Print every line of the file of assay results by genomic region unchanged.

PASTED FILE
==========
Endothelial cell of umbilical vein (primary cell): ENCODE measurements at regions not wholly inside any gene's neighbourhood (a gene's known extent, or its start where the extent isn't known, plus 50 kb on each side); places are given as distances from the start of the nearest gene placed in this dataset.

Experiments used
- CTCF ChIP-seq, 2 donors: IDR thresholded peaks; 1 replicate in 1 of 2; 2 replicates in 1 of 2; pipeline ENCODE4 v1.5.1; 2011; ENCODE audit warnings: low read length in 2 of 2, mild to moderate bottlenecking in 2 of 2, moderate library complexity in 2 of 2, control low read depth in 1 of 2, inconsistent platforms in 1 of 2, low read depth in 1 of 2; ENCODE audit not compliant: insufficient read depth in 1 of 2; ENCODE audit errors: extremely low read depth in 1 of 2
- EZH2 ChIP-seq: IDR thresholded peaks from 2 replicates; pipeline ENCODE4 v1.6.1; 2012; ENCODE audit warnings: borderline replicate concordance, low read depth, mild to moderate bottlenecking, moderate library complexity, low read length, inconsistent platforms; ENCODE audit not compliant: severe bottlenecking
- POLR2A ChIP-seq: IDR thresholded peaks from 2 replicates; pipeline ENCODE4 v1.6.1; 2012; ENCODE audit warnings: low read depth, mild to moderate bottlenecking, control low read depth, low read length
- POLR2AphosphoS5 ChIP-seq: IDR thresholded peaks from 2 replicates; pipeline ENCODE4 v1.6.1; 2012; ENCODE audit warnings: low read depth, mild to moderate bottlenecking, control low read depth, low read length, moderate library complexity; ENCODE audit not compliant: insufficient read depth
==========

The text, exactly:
Endothelial cell of umbilical vein (primary cell): ENCODE measurements at regions not wholly inside any gene's neighbourhood (a gene's known extent, or its start where the extent isn't known, plus 50 kb on each side); places are given as distances from the start of the nearest gene placed in this dataset.

Experiments used
- CTCF ChIP-seq, 2 donors: IDR thresholded peaks; 1 replicate in 1 of 2; 2 replicates in 1 of 2; pipeline ENCODE4 v1.5.1; 2011; ENCODE audit warnings: low read length in 2 of 2, mild to moderate bottlenecking in 2 of 2, moderate library complexity in 2 of 2, control low read depth in 1 of 2, inconsistent platforms in 1 of 2, low read depth in 1 of 2; ENCODE audit not compliant: insufficient read depth in 1 of 2; ENCODE audit errors: extremely low read depth in 1 of 2
- EZH2 ChIP-seq: IDR thresholded peaks from 2 replicates; pipeline ENCODE4 v1.6.1; 2012; ENCODE audit warnings: borderline replicate concordance, low read depth, mild to moderate bottlenecking, moderate library complexity, low read length, inconsistent platforms; ENCODE audit not compliant: severe bottlenecking
- POLR2A ChIP-seq: IDR thresholded peaks from 2 replicates; pipeline ENCODE4 v1.6.1; 2012; ENCODE audit warnings: low read depth, mild to moderate bottlenecking, control low read depth, low read length
- POLR2AphosphoS5 ChIP-seq: IDR thresholded peaks from 2 replicates; pipeline ENCODE4 v1.6.1; 2012; ENCODE audit warnings: low read depth, mild to moderate bottlenecking, control low read depth, low read length, moderate library complexity; ENCODE audit not compliant: insufficient read depth